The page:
Is your office too big?
Your office requirements could be permanently altered after the pandemic
The onset of Covid-19 forced most companies to swiftly move their operations out of the office. After a few initial teething problems, it has transpired that, for many, working at home has been a smooth process. People have quickly adapted to using software such as Teams, Google Hangouts, Zoom and Trello, with productivity in many cases rising and quality of work unaffected.
But with many countries now starting to lift lockdown restrictions, what will the return to the office look like? Social distancing means we can’t return to business as usual. As working from home has been so successful, will companies decide to reduce the size of their workspaces, or even not return to the office at all?
Lewis Beck, EMEA Head of Workplace for CBRE, a real estate services and investment firm, believes that many companies will look to change their office space following the pandemic, with some even needing to increase their office footprint, following a long-term redefinition of maximum occupancy. He says that we are likely to see a “rationalised physical footprint, made up of a different composition of space that is higher quality and better-equipped to support employee needs”.
Lewis adds: “The shift we envisaged towards a more fluid workplace anchored by a high quality headquarter space and supported by a network of smaller locations will become a reality more quickly than anticipated pre-Covid-19.”
Renegotiating a lease
But if you’re in the middle of a lease agreement, will it even be possible to make significant changes to the amount of space you have – and pay for?
In the current circumstances, your landlord might be open to renegotiation talks, but Steven Porter, Head of Commercial Property at JPC Law, points out that if a landlord refuses to negotiate revised terms, there is no legal mechanism at present to force the issue. If permitted in your lease, subletting could be an option, if a subtenant that is acceptable to the landlord can be found. “Early dialogue is key,” says Steven. “Most importantly, if an adjustment is agreed with the landlord it is essential that it is documented to avoid any future misunderstandings.”
Estate agency and property consultancy Knight Frank says it has not seen many companies looking to downsize or renegotiate their leases so far, unlike in the aftermath of the 2008 financial crash when many businesses sought to get rid of office space.
“There’s certainly been a lot of talk about the ‘death of the office’,” says William Matthews, a partner in the capital markets research team at Knight Frank. “But I think in the long run people do want to go back to the office – maybe not sticking rigidly to five days a week as we might have done before, but I don’t think it necessarily means we’ll need less office space.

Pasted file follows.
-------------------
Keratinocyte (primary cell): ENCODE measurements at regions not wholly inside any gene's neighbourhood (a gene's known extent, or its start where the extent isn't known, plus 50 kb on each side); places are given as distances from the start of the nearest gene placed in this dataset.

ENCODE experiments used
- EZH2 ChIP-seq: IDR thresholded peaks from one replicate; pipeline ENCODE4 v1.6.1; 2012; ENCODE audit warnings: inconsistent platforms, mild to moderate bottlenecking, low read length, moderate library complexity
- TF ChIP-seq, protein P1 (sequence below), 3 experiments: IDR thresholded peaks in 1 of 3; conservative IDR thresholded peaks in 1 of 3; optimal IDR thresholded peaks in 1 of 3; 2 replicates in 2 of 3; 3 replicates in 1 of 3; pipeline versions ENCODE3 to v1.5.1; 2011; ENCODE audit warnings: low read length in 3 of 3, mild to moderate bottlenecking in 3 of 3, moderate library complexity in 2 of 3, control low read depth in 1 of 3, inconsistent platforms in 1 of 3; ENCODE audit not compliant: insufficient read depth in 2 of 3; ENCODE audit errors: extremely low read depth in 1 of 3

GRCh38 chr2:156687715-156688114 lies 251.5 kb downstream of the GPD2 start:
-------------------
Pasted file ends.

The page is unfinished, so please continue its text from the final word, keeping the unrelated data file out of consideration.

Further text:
“Before the pandemic, we all built up a degree of social capital with our colleagues, and without a central office where people can come together, this social capital could be eroded over time. So, having an office is almost even more important in the long run than it was in the past.” He also points out that having an office space that is appealing to employees will continue to be important in helping to attract and retain the right staff.
Rather than moving away from offices altogether, William thinks firms will start to focus more on certain aspects, such as office location. Many employees will want to minimise their journeys into work, so employers might want to ensure they are located close to major transport hubs. And he suggests that firms might look to lease flexible spaces on the periphery of larger towns in order to limit their employees’ commuting time.
But overall, keeping an office space – albeit possibly a smaller space than previously – still has much to recommend it, he says. “When it comes to innovation and thinking about new business and products, it’s harder to do that when working from home,” says William. “Often people do need to be together to do more interesting, innovative work. That, for us, is a key facet of what an office can and should provide.”
Even if you do decide to return to office-based working, Lewis suggests that open-plan offices may need to be reconsidered to some degree. Companies could “compartmentalise”, creating a mix of open and enclosed spaces that will assist with limiting germs’ spread.
“Occupiers will place a stronger emphasis on building specifications and healthy workplace features as they focus on employee health to preserve long-term productivity,” says Lewis. “Long term, we’ll see a preference for buildings with ‘healthy’ credentials related to indoor air quality and ventilation, as fresh air reduces the spread of airborne germs. Currently, buildings are required to comply with a minimum 20% fresh air intake, while some choose to exceed this requirement by going up to 30%. Revisiting the minimum requirement may be a next step for facility operators.”
If you are planning to bring staff back into the office in the medium term, it may not be possible for all your people to return to work at the same time. You should consider putting a one-way system in place, introducing phased occupation and shifts in order to ensure staff are spaced at a suitable distance from one another, and ensuring santation products are available.
Covid-19 is changing the way we think about work and entrepreneurs may have to think more flexibly about their physical spaces and staff working to take advantage of opportunities in the post-covid environment.
The opinions expressed by third parties are their own are not necessarily shared by Orestone Wealth or St. James’s Place Wealth Management.